Do you know the condition of the soul who receives unworthily? She is like a candle on which water has fallen, which can do nothing but crackle when brought near the flame, for no sooner has the fire touched it, than it is extinguished, and nothing remains but smoke; so this soul has cast the water of guilt within her mind upon the candle which she received in holy baptism, which has drenched the wick of the grace of baptism, and, not having heated it at the fire of true contrition and confession, goes to the table of the altar to receive this Light with her body, and not with her mind, wherefore the Light, since the soul is not disposed as she should be for so great a mystery, does not remain by grace in that soul, but leaves her, and, in the soul, remains only greater confusion, for her light is extinguished and her sin increased by her darkness. Of the Sacrament she feels nothing but the crackling of a remorseful conscience, not through the defect of the Light Itself, for that can receive no hurt, but on account of the water that was in the soul, which impeded her proper disposition so that she could not receive the Light. See, therefore, that in no way can this Light, united with its heat and its color, be divided, either by the scanty desire of the soul when she receives the Sacrament, or by any defect which may be in the soul, or by any defect of him who administers it, as I told you of the sun which is not defiled by shining on anything foul, so the sweet Light of this Sacrament cannot be defiled, divided, or diminished in any way, nor can it be detached from its orbit.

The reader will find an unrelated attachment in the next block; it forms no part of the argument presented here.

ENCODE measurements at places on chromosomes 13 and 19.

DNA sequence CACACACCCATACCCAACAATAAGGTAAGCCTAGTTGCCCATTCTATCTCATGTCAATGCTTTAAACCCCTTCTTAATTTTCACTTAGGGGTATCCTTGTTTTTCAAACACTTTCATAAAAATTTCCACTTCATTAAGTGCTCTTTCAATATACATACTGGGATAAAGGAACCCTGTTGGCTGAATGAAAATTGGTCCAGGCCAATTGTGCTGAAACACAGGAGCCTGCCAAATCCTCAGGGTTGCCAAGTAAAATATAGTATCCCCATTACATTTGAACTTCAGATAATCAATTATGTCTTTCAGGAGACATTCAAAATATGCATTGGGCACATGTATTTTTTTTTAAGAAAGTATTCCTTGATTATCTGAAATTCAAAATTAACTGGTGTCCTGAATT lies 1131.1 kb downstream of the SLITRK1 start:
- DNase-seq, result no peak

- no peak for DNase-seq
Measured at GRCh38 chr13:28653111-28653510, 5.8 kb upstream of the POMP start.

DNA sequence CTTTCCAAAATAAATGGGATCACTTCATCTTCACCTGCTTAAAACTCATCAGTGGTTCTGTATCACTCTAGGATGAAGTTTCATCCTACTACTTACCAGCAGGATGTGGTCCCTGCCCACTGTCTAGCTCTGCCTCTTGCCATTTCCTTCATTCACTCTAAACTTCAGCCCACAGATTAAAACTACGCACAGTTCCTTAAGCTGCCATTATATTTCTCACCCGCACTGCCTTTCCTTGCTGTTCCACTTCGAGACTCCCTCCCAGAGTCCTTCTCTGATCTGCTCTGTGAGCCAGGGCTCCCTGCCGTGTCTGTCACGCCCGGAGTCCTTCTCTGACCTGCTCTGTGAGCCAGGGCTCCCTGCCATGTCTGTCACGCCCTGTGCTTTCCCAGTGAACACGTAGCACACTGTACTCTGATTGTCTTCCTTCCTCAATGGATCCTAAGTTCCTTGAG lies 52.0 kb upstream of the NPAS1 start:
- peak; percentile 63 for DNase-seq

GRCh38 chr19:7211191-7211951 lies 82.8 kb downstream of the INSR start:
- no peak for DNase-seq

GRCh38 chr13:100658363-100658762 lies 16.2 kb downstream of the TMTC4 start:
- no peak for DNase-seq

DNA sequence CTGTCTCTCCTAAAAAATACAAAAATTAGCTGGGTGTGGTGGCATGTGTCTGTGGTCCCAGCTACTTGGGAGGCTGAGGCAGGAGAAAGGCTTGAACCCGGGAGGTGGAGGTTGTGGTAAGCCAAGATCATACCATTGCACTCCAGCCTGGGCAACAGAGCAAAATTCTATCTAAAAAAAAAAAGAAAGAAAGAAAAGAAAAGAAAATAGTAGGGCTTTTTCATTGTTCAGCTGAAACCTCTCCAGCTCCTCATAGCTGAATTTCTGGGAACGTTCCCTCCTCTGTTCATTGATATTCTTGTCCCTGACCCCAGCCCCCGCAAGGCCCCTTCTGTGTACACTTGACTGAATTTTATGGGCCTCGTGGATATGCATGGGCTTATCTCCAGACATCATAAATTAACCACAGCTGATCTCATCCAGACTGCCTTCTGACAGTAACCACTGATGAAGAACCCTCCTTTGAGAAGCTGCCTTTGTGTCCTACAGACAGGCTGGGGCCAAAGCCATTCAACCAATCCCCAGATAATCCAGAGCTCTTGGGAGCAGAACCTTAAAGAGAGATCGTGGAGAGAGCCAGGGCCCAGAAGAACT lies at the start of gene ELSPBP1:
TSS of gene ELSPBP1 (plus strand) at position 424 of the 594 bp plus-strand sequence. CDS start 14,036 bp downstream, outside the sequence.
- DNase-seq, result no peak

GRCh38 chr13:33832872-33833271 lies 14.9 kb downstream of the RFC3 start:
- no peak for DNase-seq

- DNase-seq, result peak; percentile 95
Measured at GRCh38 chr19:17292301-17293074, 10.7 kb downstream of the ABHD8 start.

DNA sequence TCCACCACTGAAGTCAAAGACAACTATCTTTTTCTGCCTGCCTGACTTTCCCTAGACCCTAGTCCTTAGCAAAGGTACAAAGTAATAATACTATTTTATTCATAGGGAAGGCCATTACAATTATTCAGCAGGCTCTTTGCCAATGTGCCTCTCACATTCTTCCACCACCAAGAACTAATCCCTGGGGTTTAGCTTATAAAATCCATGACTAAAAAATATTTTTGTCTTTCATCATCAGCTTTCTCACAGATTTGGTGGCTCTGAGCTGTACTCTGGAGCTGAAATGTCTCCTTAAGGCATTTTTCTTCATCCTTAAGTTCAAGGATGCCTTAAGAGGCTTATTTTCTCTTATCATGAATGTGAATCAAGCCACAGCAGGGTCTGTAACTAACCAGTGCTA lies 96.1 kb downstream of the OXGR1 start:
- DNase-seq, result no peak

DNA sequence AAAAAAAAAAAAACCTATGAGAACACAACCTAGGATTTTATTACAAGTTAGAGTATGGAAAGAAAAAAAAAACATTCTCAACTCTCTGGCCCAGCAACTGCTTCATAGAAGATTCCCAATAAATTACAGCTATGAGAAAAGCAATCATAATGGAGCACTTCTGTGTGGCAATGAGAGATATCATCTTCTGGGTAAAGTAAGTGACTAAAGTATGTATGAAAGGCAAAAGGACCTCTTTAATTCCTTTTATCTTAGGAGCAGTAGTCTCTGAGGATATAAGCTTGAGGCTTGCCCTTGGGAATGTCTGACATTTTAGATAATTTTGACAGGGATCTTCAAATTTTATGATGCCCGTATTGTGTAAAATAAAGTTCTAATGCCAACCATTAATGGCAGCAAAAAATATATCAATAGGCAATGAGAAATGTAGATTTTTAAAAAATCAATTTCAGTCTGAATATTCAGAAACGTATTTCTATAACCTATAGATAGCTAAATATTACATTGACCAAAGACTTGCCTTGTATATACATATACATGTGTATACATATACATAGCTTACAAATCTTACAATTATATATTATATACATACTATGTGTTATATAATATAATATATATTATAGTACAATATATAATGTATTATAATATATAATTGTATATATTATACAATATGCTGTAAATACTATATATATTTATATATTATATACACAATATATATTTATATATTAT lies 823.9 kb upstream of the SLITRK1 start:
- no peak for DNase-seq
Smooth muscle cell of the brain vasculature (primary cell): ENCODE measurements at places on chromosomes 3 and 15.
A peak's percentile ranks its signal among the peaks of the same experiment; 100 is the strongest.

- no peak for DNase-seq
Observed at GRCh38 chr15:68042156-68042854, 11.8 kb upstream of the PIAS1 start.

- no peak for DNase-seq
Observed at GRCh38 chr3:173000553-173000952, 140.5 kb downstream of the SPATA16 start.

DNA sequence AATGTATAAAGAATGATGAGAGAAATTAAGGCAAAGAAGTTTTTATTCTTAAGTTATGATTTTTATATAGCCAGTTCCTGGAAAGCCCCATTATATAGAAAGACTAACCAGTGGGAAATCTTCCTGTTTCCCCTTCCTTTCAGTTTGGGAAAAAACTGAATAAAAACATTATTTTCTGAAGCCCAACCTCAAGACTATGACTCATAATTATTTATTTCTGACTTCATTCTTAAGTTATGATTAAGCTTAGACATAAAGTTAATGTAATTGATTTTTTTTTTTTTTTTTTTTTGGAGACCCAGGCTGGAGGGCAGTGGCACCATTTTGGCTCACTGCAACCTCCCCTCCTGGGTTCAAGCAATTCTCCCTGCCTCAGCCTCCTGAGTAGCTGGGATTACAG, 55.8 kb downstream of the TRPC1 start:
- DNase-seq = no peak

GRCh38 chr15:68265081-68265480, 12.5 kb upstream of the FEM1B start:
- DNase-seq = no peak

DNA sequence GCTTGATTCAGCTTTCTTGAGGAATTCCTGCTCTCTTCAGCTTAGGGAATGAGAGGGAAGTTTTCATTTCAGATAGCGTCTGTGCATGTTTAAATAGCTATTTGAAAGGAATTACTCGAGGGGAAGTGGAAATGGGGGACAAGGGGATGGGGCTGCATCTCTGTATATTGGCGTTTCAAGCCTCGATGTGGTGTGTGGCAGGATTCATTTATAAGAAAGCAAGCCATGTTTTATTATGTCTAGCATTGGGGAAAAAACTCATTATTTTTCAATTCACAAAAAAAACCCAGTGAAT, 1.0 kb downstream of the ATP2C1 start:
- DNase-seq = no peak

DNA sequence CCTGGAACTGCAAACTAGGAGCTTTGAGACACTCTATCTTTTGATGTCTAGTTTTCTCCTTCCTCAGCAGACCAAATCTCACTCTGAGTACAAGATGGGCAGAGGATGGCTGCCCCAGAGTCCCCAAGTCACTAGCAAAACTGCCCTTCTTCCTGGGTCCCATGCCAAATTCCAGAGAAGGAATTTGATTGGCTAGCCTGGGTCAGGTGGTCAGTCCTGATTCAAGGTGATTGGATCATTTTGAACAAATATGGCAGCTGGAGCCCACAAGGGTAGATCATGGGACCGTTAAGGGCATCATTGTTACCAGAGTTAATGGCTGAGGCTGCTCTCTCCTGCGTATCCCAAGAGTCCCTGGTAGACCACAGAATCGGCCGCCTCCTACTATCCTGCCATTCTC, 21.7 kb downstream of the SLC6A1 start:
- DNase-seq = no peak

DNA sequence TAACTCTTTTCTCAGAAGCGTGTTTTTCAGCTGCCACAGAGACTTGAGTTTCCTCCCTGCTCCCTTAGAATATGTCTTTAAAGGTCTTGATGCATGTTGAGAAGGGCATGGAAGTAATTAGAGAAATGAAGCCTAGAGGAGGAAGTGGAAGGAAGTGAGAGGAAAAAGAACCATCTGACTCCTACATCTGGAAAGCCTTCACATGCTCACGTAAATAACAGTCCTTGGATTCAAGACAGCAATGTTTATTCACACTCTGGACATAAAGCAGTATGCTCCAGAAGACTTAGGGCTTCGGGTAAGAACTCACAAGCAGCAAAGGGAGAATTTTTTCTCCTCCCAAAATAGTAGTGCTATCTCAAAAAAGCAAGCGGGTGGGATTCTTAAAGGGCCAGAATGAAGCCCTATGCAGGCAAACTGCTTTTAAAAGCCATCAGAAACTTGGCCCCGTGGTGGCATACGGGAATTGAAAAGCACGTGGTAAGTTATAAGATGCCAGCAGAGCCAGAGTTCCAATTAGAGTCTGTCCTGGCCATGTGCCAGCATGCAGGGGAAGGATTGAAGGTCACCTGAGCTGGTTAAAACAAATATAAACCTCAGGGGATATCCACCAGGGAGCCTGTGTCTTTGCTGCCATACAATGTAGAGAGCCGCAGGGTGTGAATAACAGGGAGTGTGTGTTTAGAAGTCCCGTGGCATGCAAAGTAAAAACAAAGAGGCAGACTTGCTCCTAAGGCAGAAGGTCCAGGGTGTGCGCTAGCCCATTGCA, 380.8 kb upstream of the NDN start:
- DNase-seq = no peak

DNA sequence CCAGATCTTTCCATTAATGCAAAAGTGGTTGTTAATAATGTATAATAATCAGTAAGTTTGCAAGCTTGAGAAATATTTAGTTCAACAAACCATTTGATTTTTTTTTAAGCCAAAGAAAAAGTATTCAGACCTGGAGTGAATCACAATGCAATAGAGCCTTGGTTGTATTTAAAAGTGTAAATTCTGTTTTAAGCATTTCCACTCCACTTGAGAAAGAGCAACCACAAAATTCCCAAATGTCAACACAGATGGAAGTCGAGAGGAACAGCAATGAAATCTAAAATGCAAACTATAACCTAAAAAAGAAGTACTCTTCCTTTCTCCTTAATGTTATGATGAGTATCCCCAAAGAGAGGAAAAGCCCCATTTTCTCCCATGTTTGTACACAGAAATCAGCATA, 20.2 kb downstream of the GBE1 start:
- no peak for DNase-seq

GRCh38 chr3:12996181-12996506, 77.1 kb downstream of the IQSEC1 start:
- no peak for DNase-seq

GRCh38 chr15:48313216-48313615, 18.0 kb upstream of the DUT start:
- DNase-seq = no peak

“If all the world should receive in communion the Light and Heat of this Sun, the Word, My only-begotten Son, would not be separated from Me—the True Sun, His Eternal Father—because in His mystical Body, the holy Church, He is administered to whoever will receive Him. He remains wholly with Me, and yet you have Him, whole God and whole man, as I told you, in the metaphor of the light, that, if all the world came to take light from it, each would have it entire, and yet it would remain whole.”